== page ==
Radar showed a debris ball lofted up to 18,000 feet into the air. There were two other tornadoes in Illinois, making a total of at least 6 tornadoes in N. Illinois, N. Indiana and S. Michigan.
There were two other EF-0 tornadoes:
Plainfield Il was hit by a giant F5 tornado back in August 1990. That tornado resulted in 29 fatalities and 353 injuries. I believe that’s still the strongest tornado ever recorded so late in the summer. That tornado also moved from WNW to ESE. Damage was estimated to have cost 165 million dollars. An oddity – the tornado was buried in heavy rain. There are no known pictures or video of the actual tornado.
The Naperville/Woodridge tornado appears to have been on the ground for over 10 miles and also appears to have crossed at least one (I-355) if not two interstate highways. There was a 60 mph gust at Aurora IL and O’Hare Airport had 1.81″ of rain in just one hour.
We had severe weather in Southern Lower Michigan. Here’s damage from a possible tornado in Coldwater. This twister appears to have crossed I-69. Egg-sized hail was reported in Eau Claire, with 2″ hail at Keelor. Schoolcraft had 60 mph winds and Lawton reported a 65 mph gust.
This was a tree downed by strong winds near Three Rivers.
Below is the Severe Weather Outlook map from the Storm Prediction Center for Sunday PM/night.
And here’s a map of the severe weather reports from Sunday PM/night:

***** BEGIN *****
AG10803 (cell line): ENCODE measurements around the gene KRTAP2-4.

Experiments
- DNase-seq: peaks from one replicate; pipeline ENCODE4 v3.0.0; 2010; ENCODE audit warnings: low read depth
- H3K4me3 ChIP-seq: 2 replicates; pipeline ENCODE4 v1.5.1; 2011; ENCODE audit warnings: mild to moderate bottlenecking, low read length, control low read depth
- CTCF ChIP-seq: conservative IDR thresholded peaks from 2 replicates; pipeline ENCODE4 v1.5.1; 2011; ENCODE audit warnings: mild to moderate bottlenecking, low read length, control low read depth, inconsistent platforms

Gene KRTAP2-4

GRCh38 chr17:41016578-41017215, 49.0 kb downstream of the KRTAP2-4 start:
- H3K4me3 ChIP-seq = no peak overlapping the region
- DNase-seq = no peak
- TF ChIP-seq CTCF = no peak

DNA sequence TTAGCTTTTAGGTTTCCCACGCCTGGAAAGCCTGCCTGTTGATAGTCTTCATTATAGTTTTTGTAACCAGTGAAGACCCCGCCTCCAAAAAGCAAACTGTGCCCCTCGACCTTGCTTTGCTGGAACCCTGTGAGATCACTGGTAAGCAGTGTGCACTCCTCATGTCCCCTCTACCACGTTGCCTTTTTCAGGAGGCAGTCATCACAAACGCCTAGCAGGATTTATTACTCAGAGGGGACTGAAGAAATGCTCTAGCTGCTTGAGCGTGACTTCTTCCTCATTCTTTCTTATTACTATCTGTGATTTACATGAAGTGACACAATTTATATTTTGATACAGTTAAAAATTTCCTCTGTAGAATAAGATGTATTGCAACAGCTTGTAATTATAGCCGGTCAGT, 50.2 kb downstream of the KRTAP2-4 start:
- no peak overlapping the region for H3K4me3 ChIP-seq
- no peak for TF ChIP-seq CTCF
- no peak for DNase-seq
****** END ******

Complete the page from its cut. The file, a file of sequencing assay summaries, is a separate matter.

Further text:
I think you’ll agree that the Storm Prediction Center did a very good job forecasting the Enhanced Risk Area.
Parts of Kalamazoo County have had 4-5″ of rain over the past few days. Portage had 3.67″ of rain Saturday morning. The Kalamazoo Airport has picked up 4.67″ of rain this month.
The Saturday evening Severe Thunderstorm Watch that included Branch and Hillsdale Counties was the first severe weather watch of the year for Lower Michigan. There was one earlier in the year in the western U.P.
Sunday was also the Summer Solstice (at 11:31 pm) – yesterday and today, we have more daylight than any other days of the year…a total of 15 hours and 21 minutes in Grand Rapids. Today, the sun is directly overhead at solar noon at the Equator. North of the Arctic Circle, there is 24-hour daylight today.
There’s a Beach Hazards Statement and a Small Craft Advisory for today. Waves could reach 4-7 feet. Don’t swim near or jump off the piers and breakwaters at Lake Michigan today. We have two cool days…temperatures today (Mon.) will likely fall a few degrees (hard to do when the sun is highest in the sky!). We’ll be in the 60s today and tomorrow…rebounding into the 70s Wednesday and 80s on Thursday. Showers and storms are possible Friday into Friday night.